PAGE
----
According to a letter written by the military officer who turned these documents in to prosecutors, the report, titled Information support work prepared by the junta, was only one of the many documents prepared by “the Information Support Department’s commissioned staff colonels Dursun Çiçek, Sedat Özüer, İlker Ziya Göktaş and Fuat Selvi … with the intent of directing public opinion under the auspices of then-General Staff Operations Commander Lt. Gen. Nusret Taşdeler with the support of several academics from universities and several politicians from the CHP [Republican People’s Party] administration, upon the order of Deputy Chief of General Staff Gen. Ergin Saygun.” The military officer explained that the document in Addendum B lacked signatures because it was sent electronically. Below is an English translation of excerpts from the document.
1) It is necessary to accept that nationalist discourse and policies suffered a blow after the elections. The elections results are seen as a victory for moderate Islam: At a time when there is widespread Western opposition to Islam, this degree of support for a government described as Islamist or pro-Islamic is especially noteworthy.
2) The West has selected modern Islam as a tool to help fight against radical Islam. For this purpose, US media organizations in particular are publishing articles that suggest the Muslim Brotherhood and Hizb ut-Tahrir are not terrorists and that even Wahhabis are not as violent as they used to be. In this way, there is an effort to bring terror organizations into the ranks of moderate Islam.
5) Those who want to create moderate Islam in Turkey have reached their goals. Turkey has started to be seen as “a model” for Muslim countries. It is evident that it still remains very difficult to reverse this tendency and the momentum gained in the context of an “Islamic democracy.”
6) Therefore, it is possible to say that the July 22 elections were a milestone for efforts to transform Turkey into a moderate Islamic state and pose the danger of going beyond a new religion-oriented period and starting a process in which the republic and the nation’s basic values will be eroded, enabling the AKP [Justice and Development Party] and its supporters to act more indifferently and daringly as a result of empowerment from their July 22 victory.
8) The July 22 elections also revived the gains of moderate Islam and the supposedly ended Greater Middle East project and have led to the “New Ottoman” role crafted for Turkey being put back on the agenda. The “modernization, the Enlightenment and cultural change process” that started with the founding of the republic upon the self-sacrificing, planned and conscious effort of the great leader Atatürk was halted and made ineffective by a movement called “Moderate Islam, New Ottomanism and the Cultural Recycling Process” or “Counter-Revolutionary Process” led by various experts and scientists with the cooperation of some reactionary groups.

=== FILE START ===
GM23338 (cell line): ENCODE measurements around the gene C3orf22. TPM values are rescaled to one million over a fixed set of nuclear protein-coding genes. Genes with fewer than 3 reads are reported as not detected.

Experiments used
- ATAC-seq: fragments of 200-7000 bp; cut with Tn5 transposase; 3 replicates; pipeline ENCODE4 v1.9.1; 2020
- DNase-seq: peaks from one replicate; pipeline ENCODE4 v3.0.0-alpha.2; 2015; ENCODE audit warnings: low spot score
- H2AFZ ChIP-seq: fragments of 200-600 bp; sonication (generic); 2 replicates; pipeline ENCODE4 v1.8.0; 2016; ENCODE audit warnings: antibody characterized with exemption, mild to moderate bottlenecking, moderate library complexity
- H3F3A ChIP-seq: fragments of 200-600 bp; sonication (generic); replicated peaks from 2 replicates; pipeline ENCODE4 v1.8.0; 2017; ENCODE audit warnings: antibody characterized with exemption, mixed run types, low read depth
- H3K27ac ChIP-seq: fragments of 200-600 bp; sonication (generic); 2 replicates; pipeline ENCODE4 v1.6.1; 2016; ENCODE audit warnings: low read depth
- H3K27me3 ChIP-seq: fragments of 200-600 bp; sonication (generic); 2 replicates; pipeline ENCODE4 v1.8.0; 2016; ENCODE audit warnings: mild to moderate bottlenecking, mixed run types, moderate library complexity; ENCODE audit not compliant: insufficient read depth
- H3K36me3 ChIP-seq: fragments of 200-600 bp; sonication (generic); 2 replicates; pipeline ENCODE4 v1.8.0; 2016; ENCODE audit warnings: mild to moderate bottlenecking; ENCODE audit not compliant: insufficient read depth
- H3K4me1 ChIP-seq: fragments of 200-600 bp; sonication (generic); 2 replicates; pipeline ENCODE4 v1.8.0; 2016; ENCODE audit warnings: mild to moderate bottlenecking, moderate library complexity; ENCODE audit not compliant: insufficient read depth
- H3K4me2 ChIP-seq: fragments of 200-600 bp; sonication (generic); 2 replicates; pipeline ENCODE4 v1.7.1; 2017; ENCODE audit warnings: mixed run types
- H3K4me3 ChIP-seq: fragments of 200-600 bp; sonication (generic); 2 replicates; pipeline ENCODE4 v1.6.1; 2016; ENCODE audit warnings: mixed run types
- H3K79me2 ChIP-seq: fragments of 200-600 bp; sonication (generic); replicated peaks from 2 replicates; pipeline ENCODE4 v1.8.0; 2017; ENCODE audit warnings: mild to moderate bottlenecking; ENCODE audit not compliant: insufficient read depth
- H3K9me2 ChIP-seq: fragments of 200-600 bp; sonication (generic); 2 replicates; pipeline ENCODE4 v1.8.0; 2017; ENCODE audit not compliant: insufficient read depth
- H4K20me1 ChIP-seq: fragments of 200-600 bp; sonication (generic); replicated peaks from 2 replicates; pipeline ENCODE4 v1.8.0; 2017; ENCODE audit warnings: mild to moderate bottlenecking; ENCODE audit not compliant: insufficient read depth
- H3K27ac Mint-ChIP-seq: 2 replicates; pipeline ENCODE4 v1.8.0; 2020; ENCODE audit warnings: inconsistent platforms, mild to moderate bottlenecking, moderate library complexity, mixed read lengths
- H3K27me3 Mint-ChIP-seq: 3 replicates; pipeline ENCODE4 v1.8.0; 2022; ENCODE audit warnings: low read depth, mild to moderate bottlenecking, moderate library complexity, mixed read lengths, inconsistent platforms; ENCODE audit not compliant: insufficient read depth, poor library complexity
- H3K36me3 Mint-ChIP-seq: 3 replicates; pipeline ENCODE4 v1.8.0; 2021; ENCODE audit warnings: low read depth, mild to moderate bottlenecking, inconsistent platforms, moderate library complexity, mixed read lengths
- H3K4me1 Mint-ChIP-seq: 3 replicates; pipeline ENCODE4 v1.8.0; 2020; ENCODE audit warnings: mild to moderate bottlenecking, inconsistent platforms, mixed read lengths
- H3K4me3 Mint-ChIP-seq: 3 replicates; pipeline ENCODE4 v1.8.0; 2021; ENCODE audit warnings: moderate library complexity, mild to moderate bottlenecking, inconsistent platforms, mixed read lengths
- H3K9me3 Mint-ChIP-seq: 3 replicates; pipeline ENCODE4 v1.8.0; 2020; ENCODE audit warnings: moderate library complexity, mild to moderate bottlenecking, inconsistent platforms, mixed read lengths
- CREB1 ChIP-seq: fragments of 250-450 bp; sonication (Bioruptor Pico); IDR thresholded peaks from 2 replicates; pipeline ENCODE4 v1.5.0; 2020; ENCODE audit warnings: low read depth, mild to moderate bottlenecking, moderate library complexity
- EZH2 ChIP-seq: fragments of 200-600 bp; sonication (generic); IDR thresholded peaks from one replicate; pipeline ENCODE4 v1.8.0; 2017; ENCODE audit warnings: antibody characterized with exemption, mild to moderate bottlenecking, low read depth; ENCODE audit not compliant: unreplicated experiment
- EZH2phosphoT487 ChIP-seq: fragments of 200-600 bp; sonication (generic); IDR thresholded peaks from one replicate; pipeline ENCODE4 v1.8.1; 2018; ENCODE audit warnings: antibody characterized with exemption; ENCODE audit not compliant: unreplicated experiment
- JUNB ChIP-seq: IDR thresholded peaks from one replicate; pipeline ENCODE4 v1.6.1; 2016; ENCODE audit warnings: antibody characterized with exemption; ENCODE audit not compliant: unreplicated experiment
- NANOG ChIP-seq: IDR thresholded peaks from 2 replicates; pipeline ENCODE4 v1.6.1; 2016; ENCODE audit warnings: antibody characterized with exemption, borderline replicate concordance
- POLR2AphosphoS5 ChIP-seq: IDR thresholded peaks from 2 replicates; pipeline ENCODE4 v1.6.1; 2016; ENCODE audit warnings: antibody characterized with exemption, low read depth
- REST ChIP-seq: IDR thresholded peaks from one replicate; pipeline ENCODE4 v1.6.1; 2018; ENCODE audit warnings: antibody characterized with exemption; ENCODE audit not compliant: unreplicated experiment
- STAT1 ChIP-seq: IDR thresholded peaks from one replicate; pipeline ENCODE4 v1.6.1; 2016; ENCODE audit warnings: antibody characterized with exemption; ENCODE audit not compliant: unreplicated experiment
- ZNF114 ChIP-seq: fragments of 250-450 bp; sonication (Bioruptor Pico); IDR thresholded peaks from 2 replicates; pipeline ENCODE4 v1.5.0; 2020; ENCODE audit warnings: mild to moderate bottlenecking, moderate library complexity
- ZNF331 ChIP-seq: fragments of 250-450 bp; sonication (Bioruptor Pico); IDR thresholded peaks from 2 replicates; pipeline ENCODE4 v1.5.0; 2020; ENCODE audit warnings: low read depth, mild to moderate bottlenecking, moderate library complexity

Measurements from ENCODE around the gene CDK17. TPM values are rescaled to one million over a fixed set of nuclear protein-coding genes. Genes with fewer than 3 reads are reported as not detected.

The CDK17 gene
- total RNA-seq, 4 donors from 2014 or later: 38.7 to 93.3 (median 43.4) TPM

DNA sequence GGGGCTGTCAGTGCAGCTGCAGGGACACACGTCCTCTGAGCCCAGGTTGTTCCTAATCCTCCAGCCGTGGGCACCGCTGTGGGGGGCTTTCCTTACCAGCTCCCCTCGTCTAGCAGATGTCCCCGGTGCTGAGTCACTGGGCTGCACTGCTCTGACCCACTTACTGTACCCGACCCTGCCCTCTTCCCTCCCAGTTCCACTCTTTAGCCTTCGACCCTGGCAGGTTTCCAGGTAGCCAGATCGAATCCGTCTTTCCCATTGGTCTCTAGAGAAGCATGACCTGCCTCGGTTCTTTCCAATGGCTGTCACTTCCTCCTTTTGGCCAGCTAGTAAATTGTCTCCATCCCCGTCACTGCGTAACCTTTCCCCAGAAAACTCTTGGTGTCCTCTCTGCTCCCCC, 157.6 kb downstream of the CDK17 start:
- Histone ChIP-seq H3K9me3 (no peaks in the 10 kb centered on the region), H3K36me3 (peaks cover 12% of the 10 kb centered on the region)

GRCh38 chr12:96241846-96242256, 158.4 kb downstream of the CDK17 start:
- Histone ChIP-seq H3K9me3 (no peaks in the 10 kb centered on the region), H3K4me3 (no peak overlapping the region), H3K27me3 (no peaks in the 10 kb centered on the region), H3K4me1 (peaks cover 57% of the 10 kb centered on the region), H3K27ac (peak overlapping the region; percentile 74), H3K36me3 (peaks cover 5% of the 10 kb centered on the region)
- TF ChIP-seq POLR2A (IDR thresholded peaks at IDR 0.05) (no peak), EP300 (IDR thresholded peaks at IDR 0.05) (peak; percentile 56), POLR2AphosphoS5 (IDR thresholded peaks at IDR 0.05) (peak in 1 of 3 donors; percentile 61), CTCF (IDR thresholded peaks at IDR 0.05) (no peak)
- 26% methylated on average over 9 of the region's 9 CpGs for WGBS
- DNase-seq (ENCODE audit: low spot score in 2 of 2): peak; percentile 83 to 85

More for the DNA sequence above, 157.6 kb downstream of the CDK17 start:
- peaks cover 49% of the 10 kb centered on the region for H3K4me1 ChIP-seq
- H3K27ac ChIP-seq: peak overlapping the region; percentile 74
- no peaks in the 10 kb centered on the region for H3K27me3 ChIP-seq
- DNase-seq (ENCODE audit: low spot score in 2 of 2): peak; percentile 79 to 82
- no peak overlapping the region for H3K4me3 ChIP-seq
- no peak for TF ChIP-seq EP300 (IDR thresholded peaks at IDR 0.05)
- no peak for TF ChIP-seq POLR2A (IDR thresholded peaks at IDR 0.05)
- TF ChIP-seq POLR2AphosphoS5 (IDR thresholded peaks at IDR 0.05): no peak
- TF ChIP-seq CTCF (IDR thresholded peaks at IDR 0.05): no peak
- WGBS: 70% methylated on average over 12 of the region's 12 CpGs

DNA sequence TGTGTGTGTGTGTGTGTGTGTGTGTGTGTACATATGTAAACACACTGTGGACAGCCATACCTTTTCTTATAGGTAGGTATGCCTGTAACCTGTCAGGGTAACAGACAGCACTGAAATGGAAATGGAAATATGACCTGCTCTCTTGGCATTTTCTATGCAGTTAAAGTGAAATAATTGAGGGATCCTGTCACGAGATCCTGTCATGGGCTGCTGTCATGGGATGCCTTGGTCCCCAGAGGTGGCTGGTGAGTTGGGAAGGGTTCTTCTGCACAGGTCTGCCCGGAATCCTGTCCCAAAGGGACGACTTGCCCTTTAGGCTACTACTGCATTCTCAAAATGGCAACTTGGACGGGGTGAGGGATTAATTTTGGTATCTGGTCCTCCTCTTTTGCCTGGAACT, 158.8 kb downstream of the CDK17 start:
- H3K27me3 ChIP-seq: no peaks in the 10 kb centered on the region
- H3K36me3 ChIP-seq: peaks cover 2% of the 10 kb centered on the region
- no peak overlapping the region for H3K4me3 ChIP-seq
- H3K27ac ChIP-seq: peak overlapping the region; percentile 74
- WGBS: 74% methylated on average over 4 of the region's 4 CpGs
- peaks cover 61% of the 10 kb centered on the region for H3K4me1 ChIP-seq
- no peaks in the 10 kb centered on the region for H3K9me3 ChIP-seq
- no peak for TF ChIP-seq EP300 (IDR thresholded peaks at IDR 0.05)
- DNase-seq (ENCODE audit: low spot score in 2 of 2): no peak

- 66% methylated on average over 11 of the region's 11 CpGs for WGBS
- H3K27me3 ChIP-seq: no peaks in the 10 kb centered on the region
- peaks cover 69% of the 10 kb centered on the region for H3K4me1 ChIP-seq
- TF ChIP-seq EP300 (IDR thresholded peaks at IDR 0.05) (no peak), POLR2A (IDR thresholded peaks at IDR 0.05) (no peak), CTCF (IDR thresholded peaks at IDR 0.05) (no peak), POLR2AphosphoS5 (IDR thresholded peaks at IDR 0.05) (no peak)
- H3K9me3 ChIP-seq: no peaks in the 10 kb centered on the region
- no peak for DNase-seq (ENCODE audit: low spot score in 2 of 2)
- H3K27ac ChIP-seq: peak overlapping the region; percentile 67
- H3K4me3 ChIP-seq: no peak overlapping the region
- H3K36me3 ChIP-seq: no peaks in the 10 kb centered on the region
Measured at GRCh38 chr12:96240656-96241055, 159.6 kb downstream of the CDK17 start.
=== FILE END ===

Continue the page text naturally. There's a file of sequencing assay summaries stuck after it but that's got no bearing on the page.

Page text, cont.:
9) Despite all suggestions made to the prime minister, Abdullah Gül was elected as president. Although it is possible to view this situation as a requirement of the party’s internal balances and protection of its prestige, it must also be seen as an acceptance of the problems that will arise with Gül’s presidency and a readiness to face them.
10) Internal and external responses to Gül’s presidency were that it was a normal application of parliamentary democracy. The public and the media have adopted the headscarf and do not see anything harmful in the president’s wife wearing a headscarf. Although the president initially used precaution with the headscarf and other sensitive issues, the headscarf has gradually started to take a place in invitation-only receptions, greeting ceremonies, farewell ceremonies and other official events as well as in daily life. Besides, for a while now, women with headscarves and even women wearing chadors have attended various meetings in Parliament, which is the primary public sphere.